"Reading Like a Historian" is a strategy developed by Stanford University in which students approach history by reading primary source documents. Anchored by these texts, students explore different perspectives of historical events and develop opinions based on their reading.
Here are the key videos in this series:
1. Overview: This is a general introduction to the series that lays out how "reading like a historian" works, and its benefits. Professor Sam Wineburg, Director of the Stanford University History Education Group, says, "The first thing that this program does that is very different from a conventional history class, is that it turns history into a series of questions, instead of a series of answers."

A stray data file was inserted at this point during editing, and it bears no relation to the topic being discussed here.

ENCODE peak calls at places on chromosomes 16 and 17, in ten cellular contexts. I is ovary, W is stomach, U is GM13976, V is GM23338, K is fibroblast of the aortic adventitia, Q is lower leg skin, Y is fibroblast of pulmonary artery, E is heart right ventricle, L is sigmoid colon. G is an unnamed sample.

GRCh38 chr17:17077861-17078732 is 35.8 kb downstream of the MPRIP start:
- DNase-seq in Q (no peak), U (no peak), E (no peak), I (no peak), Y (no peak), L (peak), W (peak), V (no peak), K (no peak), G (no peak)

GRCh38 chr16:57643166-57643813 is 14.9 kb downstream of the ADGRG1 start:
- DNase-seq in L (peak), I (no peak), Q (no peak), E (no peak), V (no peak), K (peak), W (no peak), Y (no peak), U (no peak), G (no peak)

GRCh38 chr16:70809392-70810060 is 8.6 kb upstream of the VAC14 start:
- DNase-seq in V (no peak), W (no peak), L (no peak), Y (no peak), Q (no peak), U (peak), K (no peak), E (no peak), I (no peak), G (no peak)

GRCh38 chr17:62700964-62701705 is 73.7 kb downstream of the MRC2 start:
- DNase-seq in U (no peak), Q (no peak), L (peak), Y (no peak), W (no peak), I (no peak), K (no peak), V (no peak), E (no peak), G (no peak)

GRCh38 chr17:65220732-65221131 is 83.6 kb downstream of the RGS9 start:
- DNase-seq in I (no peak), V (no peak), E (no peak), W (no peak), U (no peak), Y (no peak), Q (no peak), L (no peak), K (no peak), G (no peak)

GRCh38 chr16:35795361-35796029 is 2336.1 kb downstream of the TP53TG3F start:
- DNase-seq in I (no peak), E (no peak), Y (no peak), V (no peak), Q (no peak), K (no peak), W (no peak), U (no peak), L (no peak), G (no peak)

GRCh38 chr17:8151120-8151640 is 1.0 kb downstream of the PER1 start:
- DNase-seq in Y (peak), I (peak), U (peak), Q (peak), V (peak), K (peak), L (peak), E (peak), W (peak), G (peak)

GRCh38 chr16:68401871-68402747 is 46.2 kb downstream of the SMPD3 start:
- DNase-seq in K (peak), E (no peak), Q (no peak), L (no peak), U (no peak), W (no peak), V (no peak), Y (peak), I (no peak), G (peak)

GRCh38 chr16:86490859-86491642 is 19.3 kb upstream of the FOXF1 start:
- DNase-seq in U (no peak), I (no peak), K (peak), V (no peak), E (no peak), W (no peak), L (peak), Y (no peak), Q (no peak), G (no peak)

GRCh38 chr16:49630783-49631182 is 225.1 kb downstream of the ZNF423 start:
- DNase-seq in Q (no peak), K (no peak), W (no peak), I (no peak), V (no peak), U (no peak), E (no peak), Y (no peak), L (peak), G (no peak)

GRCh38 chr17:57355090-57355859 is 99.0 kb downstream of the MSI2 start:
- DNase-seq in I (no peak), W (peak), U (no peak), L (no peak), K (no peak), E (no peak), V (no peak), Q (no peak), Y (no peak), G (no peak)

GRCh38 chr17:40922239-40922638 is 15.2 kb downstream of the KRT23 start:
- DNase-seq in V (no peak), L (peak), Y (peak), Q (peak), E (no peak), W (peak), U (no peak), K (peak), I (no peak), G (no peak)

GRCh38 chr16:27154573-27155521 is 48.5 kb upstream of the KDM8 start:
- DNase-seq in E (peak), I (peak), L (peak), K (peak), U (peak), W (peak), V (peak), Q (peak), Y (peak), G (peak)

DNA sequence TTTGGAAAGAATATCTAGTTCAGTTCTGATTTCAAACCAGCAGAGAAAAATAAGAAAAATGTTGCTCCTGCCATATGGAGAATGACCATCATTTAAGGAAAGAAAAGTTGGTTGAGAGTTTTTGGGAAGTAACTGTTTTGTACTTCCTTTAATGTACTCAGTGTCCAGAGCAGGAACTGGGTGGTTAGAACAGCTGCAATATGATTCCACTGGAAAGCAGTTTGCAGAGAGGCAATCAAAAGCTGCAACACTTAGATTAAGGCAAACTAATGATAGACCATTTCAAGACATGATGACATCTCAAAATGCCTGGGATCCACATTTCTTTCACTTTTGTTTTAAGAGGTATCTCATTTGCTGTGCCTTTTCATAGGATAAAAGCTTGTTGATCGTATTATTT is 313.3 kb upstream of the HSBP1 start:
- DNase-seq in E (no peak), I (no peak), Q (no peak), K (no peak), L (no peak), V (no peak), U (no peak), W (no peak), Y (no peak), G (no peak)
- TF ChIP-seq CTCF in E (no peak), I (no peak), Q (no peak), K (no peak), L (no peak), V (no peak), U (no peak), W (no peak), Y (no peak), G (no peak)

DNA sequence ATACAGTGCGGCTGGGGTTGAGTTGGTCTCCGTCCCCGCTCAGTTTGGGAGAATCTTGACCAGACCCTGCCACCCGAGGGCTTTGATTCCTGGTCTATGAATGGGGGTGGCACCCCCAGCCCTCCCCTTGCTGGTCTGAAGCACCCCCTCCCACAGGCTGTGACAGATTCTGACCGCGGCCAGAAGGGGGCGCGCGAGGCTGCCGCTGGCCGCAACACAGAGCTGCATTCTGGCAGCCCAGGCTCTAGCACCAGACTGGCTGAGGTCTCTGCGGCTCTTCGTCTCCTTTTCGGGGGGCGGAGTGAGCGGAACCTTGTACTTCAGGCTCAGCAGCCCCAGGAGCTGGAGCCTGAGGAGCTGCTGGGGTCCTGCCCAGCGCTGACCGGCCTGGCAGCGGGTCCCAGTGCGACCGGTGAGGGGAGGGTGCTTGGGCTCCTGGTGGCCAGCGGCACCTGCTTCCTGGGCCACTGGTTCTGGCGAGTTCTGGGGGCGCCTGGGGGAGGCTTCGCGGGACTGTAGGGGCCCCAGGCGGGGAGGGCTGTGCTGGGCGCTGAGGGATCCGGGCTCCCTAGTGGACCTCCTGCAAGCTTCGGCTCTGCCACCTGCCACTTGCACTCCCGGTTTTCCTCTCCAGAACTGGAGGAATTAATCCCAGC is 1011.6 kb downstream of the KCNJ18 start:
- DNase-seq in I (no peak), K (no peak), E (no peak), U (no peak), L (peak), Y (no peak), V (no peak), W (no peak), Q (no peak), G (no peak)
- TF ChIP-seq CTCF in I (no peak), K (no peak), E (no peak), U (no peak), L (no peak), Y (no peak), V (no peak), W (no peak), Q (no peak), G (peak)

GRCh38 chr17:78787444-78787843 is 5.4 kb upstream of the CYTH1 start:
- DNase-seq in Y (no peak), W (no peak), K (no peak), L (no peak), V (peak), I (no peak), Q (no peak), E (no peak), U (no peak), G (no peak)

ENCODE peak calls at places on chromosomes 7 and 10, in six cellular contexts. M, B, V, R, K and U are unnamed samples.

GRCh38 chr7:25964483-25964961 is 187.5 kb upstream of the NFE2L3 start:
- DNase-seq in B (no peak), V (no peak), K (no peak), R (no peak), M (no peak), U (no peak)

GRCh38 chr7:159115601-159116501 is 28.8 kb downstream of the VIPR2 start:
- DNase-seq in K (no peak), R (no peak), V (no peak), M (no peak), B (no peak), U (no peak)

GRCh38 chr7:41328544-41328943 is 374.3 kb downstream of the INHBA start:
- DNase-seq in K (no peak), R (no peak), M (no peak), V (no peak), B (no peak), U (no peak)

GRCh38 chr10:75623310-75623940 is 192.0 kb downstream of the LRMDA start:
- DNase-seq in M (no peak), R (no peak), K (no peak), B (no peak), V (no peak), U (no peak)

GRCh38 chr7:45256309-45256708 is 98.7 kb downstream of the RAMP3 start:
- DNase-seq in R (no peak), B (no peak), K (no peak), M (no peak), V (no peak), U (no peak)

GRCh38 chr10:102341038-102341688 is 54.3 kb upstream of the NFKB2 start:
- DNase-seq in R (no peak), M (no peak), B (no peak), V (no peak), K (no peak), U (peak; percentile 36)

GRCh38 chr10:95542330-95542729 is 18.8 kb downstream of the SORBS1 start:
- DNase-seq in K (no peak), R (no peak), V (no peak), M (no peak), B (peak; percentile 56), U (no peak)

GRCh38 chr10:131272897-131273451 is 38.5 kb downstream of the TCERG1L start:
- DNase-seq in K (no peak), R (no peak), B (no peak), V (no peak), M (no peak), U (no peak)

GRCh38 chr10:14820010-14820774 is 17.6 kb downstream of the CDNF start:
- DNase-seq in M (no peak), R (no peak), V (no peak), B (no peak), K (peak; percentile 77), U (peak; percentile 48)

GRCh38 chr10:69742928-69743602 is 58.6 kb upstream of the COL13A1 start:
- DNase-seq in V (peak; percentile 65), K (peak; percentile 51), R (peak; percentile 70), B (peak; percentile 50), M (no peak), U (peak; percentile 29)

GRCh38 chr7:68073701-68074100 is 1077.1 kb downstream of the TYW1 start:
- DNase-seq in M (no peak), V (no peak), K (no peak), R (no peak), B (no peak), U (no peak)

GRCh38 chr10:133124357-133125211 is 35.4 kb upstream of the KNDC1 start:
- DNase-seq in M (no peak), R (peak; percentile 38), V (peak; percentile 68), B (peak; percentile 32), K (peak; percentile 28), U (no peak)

2. Sourcing: One of the first steps in the process is to ask a series of basic questions about the primary sources being examined, such as, who wrote this, and what was their intent?
3. Contextualization: The second step is to bring in additional information from the time period and apply it to the primary texts being read.
4. Corroboration: Every story can be told from multiple points of view. In the third step of reading like a historian, students compare multiple texts and learn to corroborate information from these different perspectives.
5. Philosophical Chairs: After students have thoroughly dissected the primary sources, they are then called upon to discuss some of the questions surrounding the time period.
Also, be sure to check out the uncuts from this wonderful series! Uncuts are a great way to see how a lesson unfolds from start to finish.